DigitalCameraReview.com
Hands-On with Panasonic's 700 series HD camcorders
by Jamison Cush -  3/2/2010

In a product unveiling just before PMA, Panasonic touted two features on their new HS700 and TM700 high definition camcorders. Those features were facial recognition and Intelligent Zoom, an enhanced digital zoom that uses Panasonic's Intelligent Resolution Technology to offer a clearer image once the digital zoom kicks in.

Panasonic rep Matt Frazer was very excited about the new zoom/resolution technology and it was the first thing he mentioned when we spoke at PMA 2010. "I'm telling you... the quality of the extended optical zoom is unbelievably good," he said.

We are naturally skeptical of manufacturer claims on new features, especially those of the lofty variety. To this point, no digital zoom has ever matched an optical zoom in terms of image quality. This is because digital zoom isn't really a zoom at all. What you are seeing when a camera expands past optical zoom is essentially the digital image enlarged, which results in pixilation and image grain.

Could Panasonic really have a digital zoom that eliminates resolution loss? Here's Frazer with a quick rundown of the new camcorder and its technology.

Low light performance
My initial impression: it's too soon to judge. While Panasonic is certainly confident that Intelligent Zoom will defy skeptics, the chaotic hustle and harsh lighting of the show floor really isn't a proper setting to fairly test out its functionality. However, Frazer was quick to point out that low-light environments are exactly what Intelligent Resolution Technology is designed to overcome.

"It also makes a substantial improvement in the low light sensitivity of this model," he said. "Last year, the 3MOS piece from us was very well reviewed for having good low-light sensitivity, but there were concerns about a little bit of noise in the image. This is one of the quietest camcorders that Panasonic has ever produced in terms of noise and grain, especially in low-light conditions."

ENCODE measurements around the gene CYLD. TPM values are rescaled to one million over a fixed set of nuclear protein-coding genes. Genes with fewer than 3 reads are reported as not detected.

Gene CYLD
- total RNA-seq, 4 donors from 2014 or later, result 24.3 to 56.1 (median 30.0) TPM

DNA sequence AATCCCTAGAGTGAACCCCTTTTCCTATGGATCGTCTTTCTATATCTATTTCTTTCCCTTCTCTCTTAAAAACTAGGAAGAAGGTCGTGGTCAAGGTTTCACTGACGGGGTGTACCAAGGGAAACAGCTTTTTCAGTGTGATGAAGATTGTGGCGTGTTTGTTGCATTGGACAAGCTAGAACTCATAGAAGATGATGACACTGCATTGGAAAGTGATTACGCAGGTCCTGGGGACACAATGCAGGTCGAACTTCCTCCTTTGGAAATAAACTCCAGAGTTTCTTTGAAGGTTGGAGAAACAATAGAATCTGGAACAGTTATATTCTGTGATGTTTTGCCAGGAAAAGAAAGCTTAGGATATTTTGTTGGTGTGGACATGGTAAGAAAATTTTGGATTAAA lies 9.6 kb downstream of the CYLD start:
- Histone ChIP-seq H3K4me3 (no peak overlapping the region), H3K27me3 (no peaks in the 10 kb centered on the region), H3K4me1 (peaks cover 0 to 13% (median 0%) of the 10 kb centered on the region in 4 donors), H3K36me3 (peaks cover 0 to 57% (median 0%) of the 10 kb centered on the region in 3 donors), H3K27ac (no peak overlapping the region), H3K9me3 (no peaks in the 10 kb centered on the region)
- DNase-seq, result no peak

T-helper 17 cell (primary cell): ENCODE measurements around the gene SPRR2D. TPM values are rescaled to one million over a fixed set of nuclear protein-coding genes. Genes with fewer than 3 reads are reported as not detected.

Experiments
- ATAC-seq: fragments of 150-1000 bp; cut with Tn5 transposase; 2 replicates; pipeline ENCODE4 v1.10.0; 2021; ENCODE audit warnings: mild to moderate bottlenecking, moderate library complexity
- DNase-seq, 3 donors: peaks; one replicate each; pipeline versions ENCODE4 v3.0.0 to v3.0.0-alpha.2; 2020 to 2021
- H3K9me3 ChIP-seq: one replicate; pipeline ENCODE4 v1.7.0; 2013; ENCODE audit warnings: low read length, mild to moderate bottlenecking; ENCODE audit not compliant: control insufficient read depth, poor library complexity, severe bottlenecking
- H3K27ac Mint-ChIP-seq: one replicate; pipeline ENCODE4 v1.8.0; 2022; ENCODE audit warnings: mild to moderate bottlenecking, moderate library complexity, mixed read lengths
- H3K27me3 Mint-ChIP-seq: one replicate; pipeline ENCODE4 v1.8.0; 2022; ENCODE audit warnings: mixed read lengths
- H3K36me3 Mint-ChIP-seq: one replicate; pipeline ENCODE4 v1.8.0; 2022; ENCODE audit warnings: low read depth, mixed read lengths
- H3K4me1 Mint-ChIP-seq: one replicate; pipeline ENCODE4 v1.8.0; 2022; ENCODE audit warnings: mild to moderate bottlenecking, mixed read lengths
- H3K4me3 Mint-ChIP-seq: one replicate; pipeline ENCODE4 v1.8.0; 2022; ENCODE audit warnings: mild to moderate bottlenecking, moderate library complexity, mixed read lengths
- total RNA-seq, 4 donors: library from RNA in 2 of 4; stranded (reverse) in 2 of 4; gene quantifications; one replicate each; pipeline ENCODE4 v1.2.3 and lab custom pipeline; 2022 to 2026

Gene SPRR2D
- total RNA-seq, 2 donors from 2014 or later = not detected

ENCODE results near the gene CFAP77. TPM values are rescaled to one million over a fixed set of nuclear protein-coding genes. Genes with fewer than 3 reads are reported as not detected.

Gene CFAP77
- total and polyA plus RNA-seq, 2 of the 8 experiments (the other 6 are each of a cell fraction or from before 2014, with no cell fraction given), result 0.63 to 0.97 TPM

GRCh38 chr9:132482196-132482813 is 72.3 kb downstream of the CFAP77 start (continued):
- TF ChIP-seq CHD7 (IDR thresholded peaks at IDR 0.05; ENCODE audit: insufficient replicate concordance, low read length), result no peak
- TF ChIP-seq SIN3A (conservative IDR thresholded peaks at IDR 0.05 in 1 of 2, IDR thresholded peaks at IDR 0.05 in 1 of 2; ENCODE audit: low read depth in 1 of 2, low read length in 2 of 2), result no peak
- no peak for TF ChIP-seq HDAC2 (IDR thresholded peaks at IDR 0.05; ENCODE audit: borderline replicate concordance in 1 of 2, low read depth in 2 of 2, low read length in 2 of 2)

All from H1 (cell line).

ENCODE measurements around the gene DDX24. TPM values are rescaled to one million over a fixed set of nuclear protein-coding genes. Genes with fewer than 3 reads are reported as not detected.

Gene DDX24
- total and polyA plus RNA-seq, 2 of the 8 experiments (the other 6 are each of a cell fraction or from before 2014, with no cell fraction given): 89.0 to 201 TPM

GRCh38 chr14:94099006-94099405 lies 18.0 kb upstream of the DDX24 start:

That said, the low-light performance of the camera is promising, at least when viewed through the 3.0 inch LCD display. Image noise and grain was noticeably lacking and compared favorably with my own camcorder (which, to be fair, is an entry-level model well below the 700 Series class). How that translates to any footage remains to be seen.

Never forgets a face
The other new feature, facial recognition (not to be confused with facial detection, which some manufacturers label as facial recognition), allows users to input and label up to six faces. The device will then recognize, prioritize with focus and exposure, and track each time the faces appear in frame, up to three faces at a time. Panasonic's Frazer answered a few questions about the technology.

How much can it shoot?
The Panasonic 700 Series camcorders comes in two varieties, the HS700, complete with 240GB hard drive, and the TM700, with 32 GB of flash memory, both SDXC compatible. The 700 Series shoots full 1080/60p footage, which can quickly take up storage space. With the new 64GB SDXC cards costing approximately $700 at launch, we asked Frazer how much footage users could shoot with the 32GB model before springing for the pricey card.

HDMI not included
Finally, any HD camcorder worth buying has an HDMI out, but a common complaint has always been that devices rarely ship with a cable, meaning users have to pick up their own if they want to broadcast the HD footage from the camera to their HDTV at the best possible resolution. We asked Frazer if the 700 Series would ship with an HDMI cable, and if not, why not?

Panasonic's best
As Panasonic's flagship camcorder, the 700 Series was set to impress. After getting our hands on it at PMA 2010, it's certainly poised to meet the high expectations set by Panasonic's previous prosumer models, the TM300 , HS300, and HS250. The device has a great, sturdy feel and seems very well-built. The 3.0 inch touchscreen LCD monitor is a bit smaller than the competition in the same class (Sony and Samsung both sport 3.5 inch displays), so the navigation felt a bit cramped on first impression. Thankfully, the 700 Series does have a manual ring around the lens to control the zoom, focus, white balance, shutter speed, and aperture.

We look forward to getting our hands on a review unit to put the Panasonic 700 Series through the rigors. If it lives up to the hype, it may just set a new standard for digital zoom.